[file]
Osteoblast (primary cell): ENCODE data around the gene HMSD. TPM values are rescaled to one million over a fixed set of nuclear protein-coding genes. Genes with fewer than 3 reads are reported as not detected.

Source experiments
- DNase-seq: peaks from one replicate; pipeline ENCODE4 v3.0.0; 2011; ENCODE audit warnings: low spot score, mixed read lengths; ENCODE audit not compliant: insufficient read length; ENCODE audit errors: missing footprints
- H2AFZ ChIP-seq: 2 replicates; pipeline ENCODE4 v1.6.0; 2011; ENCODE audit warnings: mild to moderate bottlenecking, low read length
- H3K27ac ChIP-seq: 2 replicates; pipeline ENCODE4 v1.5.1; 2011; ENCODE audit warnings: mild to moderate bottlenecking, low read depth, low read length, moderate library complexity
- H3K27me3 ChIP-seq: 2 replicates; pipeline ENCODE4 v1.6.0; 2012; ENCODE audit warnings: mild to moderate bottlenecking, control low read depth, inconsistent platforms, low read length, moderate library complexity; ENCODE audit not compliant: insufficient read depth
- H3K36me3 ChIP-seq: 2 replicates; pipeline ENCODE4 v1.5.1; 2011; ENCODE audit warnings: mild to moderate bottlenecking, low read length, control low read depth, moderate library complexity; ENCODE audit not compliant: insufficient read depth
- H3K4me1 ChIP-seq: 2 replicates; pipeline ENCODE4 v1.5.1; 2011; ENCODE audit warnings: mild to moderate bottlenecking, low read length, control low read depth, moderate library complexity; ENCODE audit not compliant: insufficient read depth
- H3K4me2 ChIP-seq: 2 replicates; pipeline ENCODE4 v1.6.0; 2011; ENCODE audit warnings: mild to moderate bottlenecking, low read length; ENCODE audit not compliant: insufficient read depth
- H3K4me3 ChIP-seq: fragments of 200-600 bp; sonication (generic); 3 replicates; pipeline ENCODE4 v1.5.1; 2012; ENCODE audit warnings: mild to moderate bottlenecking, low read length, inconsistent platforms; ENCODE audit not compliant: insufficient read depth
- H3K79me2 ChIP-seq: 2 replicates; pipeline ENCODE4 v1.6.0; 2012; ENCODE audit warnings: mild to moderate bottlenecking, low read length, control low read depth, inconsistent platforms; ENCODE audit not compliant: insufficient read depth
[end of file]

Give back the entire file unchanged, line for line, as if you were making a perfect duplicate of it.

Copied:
Osteoblast (primary cell): ENCODE data around the gene HMSD. TPM values are rescaled to one million over a fixed set of nuclear protein-coding genes. Genes with fewer than 3 reads are reported as not detected.

Source experiments
- DNase-seq: peaks from one replicate; pipeline ENCODE4 v3.0.0; 2011; ENCODE audit warnings: low spot score, mixed read lengths; ENCODE audit not compliant: insufficient read length; ENCODE audit errors: missing footprints
- H2AFZ ChIP-seq: 2 replicates; pipeline ENCODE4 v1.6.0; 2011; ENCODE audit warnings: mild to moderate bottlenecking, low read length
- H3K27ac ChIP-seq: 2 replicates; pipeline ENCODE4 v1.5.1; 2011; ENCODE audit warnings: mild to moderate bottlenecking, low read depth, low read length, moderate library complexity
- H3K27me3 ChIP-seq: 2 replicates; pipeline ENCODE4 v1.6.0; 2012; ENCODE audit warnings: mild to moderate bottlenecking, control low read depth, inconsistent platforms, low read length, moderate library complexity; ENCODE audit not compliant: insufficient read depth
- H3K36me3 ChIP-seq: 2 replicates; pipeline ENCODE4 v1.5.1; 2011; ENCODE audit warnings: mild to moderate bottlenecking, low read length, control low read depth, moderate library complexity; ENCODE audit not compliant: insufficient read depth
- H3K4me1 ChIP-seq: 2 replicates; pipeline ENCODE4 v1.5.1; 2011; ENCODE audit warnings: mild to moderate bottlenecking, low read length, control low read depth, moderate library complexity; ENCODE audit not compliant: insufficient read depth
- H3K4me2 ChIP-seq: 2 replicates; pipeline ENCODE4 v1.6.0; 2011; ENCODE audit warnings: mild to moderate bottlenecking, low read length; ENCODE audit not compliant: insufficient read depth
- H3K4me3 ChIP-seq: fragments of 200-600 bp; sonication (generic); 3 replicates; pipeline ENCODE4 v1.5.1; 2012; ENCODE audit warnings: mild to moderate bottlenecking, low read length, inconsistent platforms; ENCODE audit not compliant: insufficient read depth
- H3K79me2 ChIP-seq: 2 replicates; pipeline ENCODE4 v1.6.0; 2012; ENCODE audit warnings: mild to moderate bottlenecking, low read length, control low read depth, inconsistent platforms; ENCODE audit not compliant: insufficient read depth